Thursday, June 20, 2013

Spotted Turtle

While whipping the grass along the back fence this afternoon, I saw this Spotted Turtle.

This particular turtle first came to the property in 2005 and was seen again in 2006 and 2009.  A picture of the turtle's plastron (bottom shell) was taken each time she was on the property and compared.  The unique markings were identical, indicating that this is the same turtle coming to lay her eggs.  

Spotted Turtles are approximately 5 inches in length. Sexual maturity is reached at 8-10 years and most individuals live for at least 25 years.  Some members of this species can reach 50 years of age.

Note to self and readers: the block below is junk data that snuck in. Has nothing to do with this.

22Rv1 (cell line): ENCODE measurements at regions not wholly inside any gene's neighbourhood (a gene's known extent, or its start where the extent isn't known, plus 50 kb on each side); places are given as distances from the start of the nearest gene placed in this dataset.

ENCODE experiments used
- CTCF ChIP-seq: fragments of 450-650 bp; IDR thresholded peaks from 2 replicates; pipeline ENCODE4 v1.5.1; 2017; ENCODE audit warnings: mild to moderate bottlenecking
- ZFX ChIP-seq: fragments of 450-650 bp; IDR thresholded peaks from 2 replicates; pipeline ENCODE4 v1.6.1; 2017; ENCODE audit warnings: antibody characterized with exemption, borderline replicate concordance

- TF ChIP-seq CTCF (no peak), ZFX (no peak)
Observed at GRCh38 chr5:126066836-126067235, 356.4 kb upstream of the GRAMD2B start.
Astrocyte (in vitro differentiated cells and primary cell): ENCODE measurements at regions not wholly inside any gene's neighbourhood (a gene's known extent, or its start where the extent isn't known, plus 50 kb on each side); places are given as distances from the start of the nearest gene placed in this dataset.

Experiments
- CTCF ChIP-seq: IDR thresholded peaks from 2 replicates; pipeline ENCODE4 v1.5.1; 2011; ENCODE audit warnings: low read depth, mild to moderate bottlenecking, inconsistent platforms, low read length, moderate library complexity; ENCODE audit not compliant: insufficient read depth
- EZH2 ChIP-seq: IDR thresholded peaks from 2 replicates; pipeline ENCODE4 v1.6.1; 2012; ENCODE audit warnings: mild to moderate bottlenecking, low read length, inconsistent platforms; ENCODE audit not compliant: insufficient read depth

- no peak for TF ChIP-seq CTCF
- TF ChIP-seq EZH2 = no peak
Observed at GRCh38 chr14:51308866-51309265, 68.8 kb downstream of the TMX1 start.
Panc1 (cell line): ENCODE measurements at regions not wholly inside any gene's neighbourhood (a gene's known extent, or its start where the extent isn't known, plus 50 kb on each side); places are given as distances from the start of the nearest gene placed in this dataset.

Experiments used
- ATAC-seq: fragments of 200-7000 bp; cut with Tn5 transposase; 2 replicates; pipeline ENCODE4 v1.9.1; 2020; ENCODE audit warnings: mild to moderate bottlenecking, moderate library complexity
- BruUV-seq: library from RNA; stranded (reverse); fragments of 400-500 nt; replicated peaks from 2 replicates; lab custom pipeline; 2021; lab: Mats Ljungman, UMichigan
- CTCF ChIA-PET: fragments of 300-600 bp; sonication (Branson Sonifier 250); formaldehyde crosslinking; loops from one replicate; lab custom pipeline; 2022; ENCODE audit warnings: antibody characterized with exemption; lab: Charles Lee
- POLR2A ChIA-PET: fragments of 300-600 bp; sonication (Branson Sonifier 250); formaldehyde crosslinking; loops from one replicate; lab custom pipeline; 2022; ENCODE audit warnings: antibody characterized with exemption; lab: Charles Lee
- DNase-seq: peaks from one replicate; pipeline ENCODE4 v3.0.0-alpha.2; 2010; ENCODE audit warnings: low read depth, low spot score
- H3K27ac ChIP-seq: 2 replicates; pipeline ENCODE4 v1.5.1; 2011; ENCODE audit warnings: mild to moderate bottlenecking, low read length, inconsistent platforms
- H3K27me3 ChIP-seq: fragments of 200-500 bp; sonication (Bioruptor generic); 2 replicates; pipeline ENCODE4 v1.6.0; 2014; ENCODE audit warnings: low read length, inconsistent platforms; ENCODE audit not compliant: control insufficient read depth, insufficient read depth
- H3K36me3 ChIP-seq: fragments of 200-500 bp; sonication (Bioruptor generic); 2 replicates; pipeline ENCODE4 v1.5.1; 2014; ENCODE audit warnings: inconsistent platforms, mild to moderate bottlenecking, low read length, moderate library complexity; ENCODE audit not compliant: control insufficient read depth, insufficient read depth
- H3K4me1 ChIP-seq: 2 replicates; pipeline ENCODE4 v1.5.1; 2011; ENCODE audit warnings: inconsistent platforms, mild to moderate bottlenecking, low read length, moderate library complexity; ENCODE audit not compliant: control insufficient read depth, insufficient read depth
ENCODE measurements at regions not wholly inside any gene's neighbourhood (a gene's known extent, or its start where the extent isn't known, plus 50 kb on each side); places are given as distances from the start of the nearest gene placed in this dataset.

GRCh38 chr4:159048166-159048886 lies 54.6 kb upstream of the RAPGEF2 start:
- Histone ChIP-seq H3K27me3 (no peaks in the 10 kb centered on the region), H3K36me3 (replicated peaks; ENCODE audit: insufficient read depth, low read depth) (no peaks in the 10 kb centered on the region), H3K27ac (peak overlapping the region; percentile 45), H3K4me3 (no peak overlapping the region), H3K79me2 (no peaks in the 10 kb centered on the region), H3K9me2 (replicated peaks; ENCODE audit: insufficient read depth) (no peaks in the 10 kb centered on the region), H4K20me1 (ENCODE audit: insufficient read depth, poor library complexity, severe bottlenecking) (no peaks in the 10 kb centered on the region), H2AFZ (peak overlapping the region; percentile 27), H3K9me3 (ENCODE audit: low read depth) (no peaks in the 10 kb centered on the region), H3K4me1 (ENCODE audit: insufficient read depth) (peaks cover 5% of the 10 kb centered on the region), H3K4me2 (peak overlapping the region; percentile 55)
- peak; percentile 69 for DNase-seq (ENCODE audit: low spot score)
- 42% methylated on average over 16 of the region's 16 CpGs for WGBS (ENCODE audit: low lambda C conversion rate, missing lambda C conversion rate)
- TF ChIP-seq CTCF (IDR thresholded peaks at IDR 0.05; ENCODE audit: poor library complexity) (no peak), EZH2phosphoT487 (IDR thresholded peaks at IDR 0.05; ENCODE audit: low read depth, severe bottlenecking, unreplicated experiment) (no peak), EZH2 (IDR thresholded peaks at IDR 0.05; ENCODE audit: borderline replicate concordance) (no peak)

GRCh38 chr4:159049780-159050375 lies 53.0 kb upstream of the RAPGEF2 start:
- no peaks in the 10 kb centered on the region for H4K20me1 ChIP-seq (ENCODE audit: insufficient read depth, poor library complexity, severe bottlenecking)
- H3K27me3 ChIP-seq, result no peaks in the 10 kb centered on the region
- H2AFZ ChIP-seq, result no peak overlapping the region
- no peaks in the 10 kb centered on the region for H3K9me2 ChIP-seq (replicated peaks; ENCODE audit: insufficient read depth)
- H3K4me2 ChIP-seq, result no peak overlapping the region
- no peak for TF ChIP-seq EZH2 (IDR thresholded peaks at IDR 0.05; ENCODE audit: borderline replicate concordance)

Assuming the turtle on the property was 8 years old in 2005, she may be 16 years or older now.

You can also see the 2009 photos of this turtle on this blog located under the June entries.

We have named her "Polka-Dot Lily" -- we hope to see you for many more years to come!!

Monday, June 3, 2013

Snapping Turtle

We have never had a snapping turtle on the property.  I saw this guy during a rain storm near the driveway.  

Snappers will travel extensively overland to reach new habitat or to lay eggs.   This species mates from April through November, with their peak laying season in June and July. The female can hold sperm for several seasons, using it as necessary. Females travel over land to find sandy soil in which to lay their eggs, often some distance from the water. After digging a hole, the female typically deposits 25 to 80 eggs each year, guiding them into the nest with her hind feet and covering them with sand for incubation and protection. Incubation time is temperature-dependent, ranging from 9 to 18 weeks. In cooler climates, hatchlings overwinter in the nest.